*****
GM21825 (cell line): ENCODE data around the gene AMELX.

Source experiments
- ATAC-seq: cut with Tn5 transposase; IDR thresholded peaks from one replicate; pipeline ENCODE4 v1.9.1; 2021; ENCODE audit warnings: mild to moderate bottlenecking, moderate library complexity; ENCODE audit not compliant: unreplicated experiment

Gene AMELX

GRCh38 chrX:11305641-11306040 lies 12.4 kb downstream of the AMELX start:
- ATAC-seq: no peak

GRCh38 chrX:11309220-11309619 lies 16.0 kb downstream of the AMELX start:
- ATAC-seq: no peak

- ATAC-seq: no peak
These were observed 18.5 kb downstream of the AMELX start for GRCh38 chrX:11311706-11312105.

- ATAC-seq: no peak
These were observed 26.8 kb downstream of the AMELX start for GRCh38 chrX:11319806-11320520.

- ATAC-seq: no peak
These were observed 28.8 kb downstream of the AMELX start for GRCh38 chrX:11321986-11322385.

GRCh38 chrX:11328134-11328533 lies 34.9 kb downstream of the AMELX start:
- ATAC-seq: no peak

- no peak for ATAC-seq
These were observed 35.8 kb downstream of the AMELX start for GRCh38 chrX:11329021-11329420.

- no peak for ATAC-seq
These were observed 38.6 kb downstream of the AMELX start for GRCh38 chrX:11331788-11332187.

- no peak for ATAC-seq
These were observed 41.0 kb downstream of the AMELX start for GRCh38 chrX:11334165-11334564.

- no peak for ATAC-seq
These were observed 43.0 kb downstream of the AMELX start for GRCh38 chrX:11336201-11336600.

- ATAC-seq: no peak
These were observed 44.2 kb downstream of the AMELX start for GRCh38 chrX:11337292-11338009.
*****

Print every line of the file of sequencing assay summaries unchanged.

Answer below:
GM21825 (cell line): ENCODE data around the gene AMELX.

Source experiments
- ATAC-seq: cut with Tn5 transposase; IDR thresholded peaks from one replicate; pipeline ENCODE4 v1.9.1; 2021; ENCODE audit warnings: mild to moderate bottlenecking, moderate library complexity; ENCODE audit not compliant: unreplicated experiment

Gene AMELX

GRCh38 chrX:11305641-11306040 lies 12.4 kb downstream of the AMELX start:
- ATAC-seq: no peak

GRCh38 chrX:11309220-11309619 lies 16.0 kb downstream of the AMELX start:
- ATAC-seq: no peak

- ATAC-seq: no peak
These were observed 18.5 kb downstream of the AMELX start for GRCh38 chrX:11311706-11312105.

- ATAC-seq: no peak
These were observed 26.8 kb downstream of the AMELX start for GRCh38 chrX:11319806-11320520.

- ATAC-seq: no peak
These were observed 28.8 kb downstream of the AMELX start for GRCh38 chrX:11321986-11322385.

GRCh38 chrX:11328134-11328533 lies 34.9 kb downstream of the AMELX start:
- ATAC-seq: no peak

- no peak for ATAC-seq
These were observed 35.8 kb downstream of the AMELX start for GRCh38 chrX:11329021-11329420.

- no peak for ATAC-seq
These were observed 38.6 kb downstream of the AMELX start for GRCh38 chrX:11331788-11332187.

- no peak for ATAC-seq
These were observed 41.0 kb downstream of the AMELX start for GRCh38 chrX:11334165-11334564.

- no peak for ATAC-seq
These were observed 43.0 kb downstream of the AMELX start for GRCh38 chrX:11336201-11336600.

- ATAC-seq: no peak
These were observed 44.2 kb downstream of the AMELX start for GRCh38 chrX:11337292-11338009.